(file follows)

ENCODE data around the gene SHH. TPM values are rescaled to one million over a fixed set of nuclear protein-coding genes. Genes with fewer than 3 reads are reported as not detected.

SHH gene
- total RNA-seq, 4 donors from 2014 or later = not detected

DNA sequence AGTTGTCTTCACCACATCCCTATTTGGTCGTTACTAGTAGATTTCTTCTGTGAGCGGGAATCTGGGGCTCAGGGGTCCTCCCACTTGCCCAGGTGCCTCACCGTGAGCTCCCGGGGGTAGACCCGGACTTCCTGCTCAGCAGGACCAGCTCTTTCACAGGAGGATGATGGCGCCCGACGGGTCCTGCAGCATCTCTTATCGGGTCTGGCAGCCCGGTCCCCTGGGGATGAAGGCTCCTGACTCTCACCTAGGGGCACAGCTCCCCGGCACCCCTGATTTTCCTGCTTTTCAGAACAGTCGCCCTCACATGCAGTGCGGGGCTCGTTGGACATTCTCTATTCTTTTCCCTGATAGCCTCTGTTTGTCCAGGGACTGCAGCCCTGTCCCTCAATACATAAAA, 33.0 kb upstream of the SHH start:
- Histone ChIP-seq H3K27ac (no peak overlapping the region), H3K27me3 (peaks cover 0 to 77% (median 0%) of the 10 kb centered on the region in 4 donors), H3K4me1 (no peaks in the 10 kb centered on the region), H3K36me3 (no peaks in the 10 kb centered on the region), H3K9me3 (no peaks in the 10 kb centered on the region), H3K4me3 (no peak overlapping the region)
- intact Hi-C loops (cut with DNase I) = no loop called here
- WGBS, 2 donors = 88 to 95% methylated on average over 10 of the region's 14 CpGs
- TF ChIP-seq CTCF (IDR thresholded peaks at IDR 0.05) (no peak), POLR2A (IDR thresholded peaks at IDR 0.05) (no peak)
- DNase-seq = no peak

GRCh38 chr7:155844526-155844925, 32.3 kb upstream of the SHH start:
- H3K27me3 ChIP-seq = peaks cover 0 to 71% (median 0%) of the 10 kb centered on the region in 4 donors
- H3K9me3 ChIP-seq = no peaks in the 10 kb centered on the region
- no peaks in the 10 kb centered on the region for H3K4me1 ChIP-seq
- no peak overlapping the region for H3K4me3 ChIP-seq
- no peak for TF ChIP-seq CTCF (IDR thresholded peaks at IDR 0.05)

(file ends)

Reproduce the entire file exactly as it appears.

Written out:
ENCODE data around the gene SHH. TPM values are rescaled to one million over a fixed set of nuclear protein-coding genes. Genes with fewer than 3 reads are reported as not detected.

SHH gene
- total RNA-seq, 4 donors from 2014 or later = not detected

DNA sequence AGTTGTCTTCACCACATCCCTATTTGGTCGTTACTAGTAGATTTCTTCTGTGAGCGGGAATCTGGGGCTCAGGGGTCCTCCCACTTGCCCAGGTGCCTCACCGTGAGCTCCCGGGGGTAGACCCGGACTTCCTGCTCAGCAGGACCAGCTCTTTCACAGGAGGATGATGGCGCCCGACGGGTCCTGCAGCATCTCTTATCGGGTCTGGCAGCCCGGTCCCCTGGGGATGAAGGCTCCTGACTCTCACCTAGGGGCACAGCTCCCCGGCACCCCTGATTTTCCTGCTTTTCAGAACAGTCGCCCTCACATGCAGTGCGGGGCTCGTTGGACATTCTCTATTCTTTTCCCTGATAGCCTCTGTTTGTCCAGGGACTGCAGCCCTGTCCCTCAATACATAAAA, 33.0 kb upstream of the SHH start:
- Histone ChIP-seq H3K27ac (no peak overlapping the region), H3K27me3 (peaks cover 0 to 77% (median 0%) of the 10 kb centered on the region in 4 donors), H3K4me1 (no peaks in the 10 kb centered on the region), H3K36me3 (no peaks in the 10 kb centered on the region), H3K9me3 (no peaks in the 10 kb centered on the region), H3K4me3 (no peak overlapping the region)
- intact Hi-C loops (cut with DNase I) = no loop called here
- WGBS, 2 donors = 88 to 95% methylated on average over 10 of the region's 14 CpGs
- TF ChIP-seq CTCF (IDR thresholded peaks at IDR 0.05) (no peak), POLR2A (IDR thresholded peaks at IDR 0.05) (no peak)
- DNase-seq = no peak

GRCh38 chr7:155844526-155844925, 32.3 kb upstream of the SHH start:
- H3K27me3 ChIP-seq = peaks cover 0 to 71% (median 0%) of the 10 kb centered on the region in 4 donors
- H3K9me3 ChIP-seq = no peaks in the 10 kb centered on the region
- no peaks in the 10 kb centered on the region for H3K4me1 ChIP-seq
- no peak overlapping the region for H3K4me3 ChIP-seq
- no peak for TF ChIP-seq CTCF (IDR thresholded peaks at IDR 0.05)